University of Vermont

University Communications

Search

Vietnam Lessons Live On

Emeritus professor and former general's classic book on war management reissued because of Iraq parallels

By Thomas Weaver Article published September 11, 2007

Douglas Kinnard
Professor and general: Douglas Kinnard in his UVM days. (Archival Image: UVM Photography)

Doug Kinnard went underground. For a just-retired U.S. Army brigadier general beginning pursuit of his second career on a college campus in 1970, it seemed a wise move. Kinnard decided not to tell his fellow Princeton graduate students about his graduation from West Point on D-Day, his 38 months of combat experience, or his two tours in Vietnam.

But they saw him in class and wondered, inevitably, “Who the hell is that old guy taking notes?” One day at lunch another doctoral student probed with questions about how long Kinnard had been at Princeton. “Were you here during the riots over Cambodia last year?” he asked.

Recalling the conversation years later, the UVM professor emeritus of political science sighs: “It was the punch line of a lifetime.”

Underground no more, the general turned grad student delivered: “No, I was in Cambodia.”

One can only imagine the silence that followed if Kinnard chose to elaborate on the particulars of what “in Cambodia” meant. Looking back years later, Kinnard says he had doubts about the mission in Vietnam following his first tour, but a strong sense of military duty carried him into his second tour in the war, which included helping to plan the Cambodian incursion. “I knew pretty much what was going on by the end of the first tour, but you do the best you can do with the job,” he says. “When you have 8,000 troops from the South China Sea to the Cambodian border, that’s your worry — not you.”

General studies
A different sense of duty — to document and assess the war in Vietnam from the perspective of the generals who commanded the American forces — drove Kinnard to research and write the most notable publication of his career, The War Managers, originally published in 1977. This month, Naval Institute Press will release a thirtieth anniversary edition of the book, its fourth printing.

Kinnard’s credibility within the military aided his research efforts as he conducted the surveys and interviews at the heart of the volume. “I was able to phrase the questions in the generals’ ‘language,’” Kinnard said in an interview at the time of the book’s initial publication. “Because I had been in their boots, they were all the more willing to respond.”

Kinnard began work on the The War Managers in 1974, early in a UVM career that spanned 11 years, ending when he left the university in 1984 to become the U.S. Army’s chief of military history. From his very first visit to Vermont, Professor Raul Hilberg would be a mentor and close friend. His bond with the eminent Holocaust scholar was strengthened by Kinnard’s personal experience as a soldier in General Patton’s 71st Infantry Division during World War II. The unit pushed farther east in Europe than any other American force and Kinnard was there for the liberation of Gunskirchen Lager, an Austrian concentration camp where 18,000 Hungarian Jews were imprisoned. “I was not an expert on the Holocaust,” Kinnard says, “but a witness.”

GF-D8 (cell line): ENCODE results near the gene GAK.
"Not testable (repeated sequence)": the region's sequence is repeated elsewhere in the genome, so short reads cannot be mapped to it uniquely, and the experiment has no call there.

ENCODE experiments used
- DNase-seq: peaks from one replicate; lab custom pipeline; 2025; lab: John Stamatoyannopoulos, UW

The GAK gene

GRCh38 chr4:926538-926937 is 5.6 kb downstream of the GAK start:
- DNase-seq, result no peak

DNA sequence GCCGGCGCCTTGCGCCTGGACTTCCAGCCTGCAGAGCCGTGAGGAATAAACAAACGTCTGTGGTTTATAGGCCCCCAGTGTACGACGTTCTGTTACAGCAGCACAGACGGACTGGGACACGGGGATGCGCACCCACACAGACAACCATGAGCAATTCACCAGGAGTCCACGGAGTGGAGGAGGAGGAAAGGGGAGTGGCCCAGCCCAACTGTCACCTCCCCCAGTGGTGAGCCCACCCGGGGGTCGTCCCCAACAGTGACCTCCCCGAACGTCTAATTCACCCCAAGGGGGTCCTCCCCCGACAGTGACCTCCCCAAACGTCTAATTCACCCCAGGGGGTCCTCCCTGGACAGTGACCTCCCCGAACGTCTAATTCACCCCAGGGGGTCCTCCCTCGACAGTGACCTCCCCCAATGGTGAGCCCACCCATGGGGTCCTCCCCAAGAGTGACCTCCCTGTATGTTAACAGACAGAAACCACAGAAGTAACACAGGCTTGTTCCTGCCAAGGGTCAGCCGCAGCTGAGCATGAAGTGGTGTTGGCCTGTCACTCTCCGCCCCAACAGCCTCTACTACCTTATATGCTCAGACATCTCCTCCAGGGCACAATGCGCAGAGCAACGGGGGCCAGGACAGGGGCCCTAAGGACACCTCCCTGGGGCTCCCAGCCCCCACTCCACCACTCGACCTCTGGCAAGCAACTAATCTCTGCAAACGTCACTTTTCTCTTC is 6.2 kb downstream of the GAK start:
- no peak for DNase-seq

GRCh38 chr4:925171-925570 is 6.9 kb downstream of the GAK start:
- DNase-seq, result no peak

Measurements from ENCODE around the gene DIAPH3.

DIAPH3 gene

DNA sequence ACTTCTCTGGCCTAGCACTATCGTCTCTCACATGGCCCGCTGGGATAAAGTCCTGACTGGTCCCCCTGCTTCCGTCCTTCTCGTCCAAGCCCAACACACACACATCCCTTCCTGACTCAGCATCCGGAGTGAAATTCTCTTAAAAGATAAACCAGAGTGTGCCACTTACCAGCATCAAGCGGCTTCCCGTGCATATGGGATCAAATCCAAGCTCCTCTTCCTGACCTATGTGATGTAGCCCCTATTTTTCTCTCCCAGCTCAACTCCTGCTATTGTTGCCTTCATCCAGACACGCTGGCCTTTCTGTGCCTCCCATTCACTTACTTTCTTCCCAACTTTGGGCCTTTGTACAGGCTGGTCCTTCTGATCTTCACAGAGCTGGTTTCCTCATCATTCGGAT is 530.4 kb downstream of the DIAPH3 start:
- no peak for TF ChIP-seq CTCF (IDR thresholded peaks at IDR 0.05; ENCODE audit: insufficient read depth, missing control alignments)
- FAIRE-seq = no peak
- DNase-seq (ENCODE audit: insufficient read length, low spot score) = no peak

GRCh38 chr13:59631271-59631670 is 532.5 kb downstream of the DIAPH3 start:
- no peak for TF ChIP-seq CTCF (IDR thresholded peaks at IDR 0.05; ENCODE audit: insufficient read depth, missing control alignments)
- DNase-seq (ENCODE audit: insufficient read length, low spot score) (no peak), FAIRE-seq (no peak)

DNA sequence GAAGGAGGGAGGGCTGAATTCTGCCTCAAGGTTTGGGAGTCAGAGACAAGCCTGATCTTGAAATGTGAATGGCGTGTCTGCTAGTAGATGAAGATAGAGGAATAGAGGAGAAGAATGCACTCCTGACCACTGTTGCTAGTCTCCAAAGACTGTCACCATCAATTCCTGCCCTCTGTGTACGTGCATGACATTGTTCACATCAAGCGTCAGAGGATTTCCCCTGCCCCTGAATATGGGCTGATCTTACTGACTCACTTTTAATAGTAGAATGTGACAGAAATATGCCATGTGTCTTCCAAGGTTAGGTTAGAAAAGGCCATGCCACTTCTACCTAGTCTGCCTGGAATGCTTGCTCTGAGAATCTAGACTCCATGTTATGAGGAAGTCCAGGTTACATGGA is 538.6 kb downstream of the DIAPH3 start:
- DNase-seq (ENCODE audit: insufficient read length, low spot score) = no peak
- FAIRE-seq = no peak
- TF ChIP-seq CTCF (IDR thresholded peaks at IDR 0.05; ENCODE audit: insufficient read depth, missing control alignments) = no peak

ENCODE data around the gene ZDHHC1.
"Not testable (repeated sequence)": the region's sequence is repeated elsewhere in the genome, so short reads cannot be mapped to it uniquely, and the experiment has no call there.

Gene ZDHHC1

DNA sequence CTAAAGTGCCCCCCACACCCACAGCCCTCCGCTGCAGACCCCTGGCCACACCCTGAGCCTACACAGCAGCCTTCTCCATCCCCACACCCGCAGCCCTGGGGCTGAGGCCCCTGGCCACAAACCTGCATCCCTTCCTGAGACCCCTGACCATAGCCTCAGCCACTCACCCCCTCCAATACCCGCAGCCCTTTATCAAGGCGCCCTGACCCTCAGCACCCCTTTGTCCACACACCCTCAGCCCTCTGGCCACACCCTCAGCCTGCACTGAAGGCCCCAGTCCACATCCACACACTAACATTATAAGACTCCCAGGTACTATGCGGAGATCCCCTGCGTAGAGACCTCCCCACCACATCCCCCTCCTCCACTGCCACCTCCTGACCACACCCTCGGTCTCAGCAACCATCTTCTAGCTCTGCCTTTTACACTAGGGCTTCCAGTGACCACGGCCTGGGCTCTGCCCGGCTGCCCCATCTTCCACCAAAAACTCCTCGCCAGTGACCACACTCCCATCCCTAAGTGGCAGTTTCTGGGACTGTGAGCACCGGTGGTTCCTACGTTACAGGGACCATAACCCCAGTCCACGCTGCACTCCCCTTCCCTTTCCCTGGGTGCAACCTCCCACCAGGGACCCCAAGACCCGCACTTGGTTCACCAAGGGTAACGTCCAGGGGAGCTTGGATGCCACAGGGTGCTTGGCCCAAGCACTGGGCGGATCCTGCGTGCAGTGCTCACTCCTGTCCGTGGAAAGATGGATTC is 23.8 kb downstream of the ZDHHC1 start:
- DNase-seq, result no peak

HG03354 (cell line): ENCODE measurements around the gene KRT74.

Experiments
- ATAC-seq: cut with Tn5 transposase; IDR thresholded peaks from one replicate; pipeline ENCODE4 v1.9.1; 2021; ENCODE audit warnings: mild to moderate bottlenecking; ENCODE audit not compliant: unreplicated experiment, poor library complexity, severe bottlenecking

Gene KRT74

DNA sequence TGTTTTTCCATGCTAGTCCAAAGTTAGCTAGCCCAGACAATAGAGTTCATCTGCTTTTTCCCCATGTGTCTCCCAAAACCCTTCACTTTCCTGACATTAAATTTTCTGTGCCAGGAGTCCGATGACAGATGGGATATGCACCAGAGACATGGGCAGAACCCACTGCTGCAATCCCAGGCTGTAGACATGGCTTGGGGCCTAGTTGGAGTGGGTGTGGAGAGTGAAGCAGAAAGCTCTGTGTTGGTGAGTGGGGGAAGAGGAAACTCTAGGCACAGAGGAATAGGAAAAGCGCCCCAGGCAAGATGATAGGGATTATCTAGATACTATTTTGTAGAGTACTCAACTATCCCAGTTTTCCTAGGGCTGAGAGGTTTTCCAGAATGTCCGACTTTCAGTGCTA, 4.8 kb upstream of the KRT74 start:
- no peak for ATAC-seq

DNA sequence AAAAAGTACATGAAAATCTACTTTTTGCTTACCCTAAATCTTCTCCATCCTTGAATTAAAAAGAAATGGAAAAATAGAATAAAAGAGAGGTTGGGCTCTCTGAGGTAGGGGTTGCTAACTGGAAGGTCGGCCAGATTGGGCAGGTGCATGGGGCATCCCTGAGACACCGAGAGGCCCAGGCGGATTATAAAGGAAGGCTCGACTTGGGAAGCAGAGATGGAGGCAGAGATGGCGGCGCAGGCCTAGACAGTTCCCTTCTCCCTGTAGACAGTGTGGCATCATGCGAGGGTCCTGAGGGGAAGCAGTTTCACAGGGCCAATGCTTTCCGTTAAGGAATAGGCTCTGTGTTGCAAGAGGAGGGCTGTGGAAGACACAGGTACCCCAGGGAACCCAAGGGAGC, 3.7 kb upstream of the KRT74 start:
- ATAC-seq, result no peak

Lessons from Vietnam?
Kinnard’s dual expertise as a military veteran and academic, though, brought considerable weight to his analysis of the strategic failure of Vietnam. Because of this and the facts the book revealed — such as that nearly 70 percent of the Army generals who managed the war were uncertain of its objective — The War Managers drew wide media attention. Kinnard shared a national television audience on “Good Morning America” with General William Westmoreland, commander of U.S. forces during the peak of the Vietnam War. Later, “Westie,” whom Kinnard had served as chief of operations and analysis in Vietnam, sent the professor a hand-annotated copy of his book, noting points of agreement and quarrels.

Kinnard, sounding at age 86 as if he could lead a graduate seminar at a moment’s notice, recently spoke with the view from his home in Chambersburg, Pa. Asked if people tend to call him professor or general, he replies, “Actually, most people call me Doug.” Recalling the spotlight of The War Managers’ first release, he says, “We all get our 15 minutes of fame and that was mine. Frankly, I was a little startled. It was one of those things that came out at the right time.”

The time is again right, it seems, for The War Managers. Kinnard says he believes parallels between Vietnam and current situation in which the U.S. military finds itself played a role in the publisher’s motivation to print the anniversary edition. The word “Iraq” doesn’t appear in the preface Kinnard recently wrote for the new edition, but he closes with the final message from the CIA station chief as the last Americans lifted off in helicopters from the roof of the embassy: “The severity of the defeat and the circumstances of it would seem to call for a reassessment of the policies which have characterized our participation here. Those who fail to learn from history are forced to repeat it. Saigon signing off.”

Speaking in late August, the general/professor is less subtle: “If Bush knew the real lessons of Vietnam, he would get out sooner than stay.”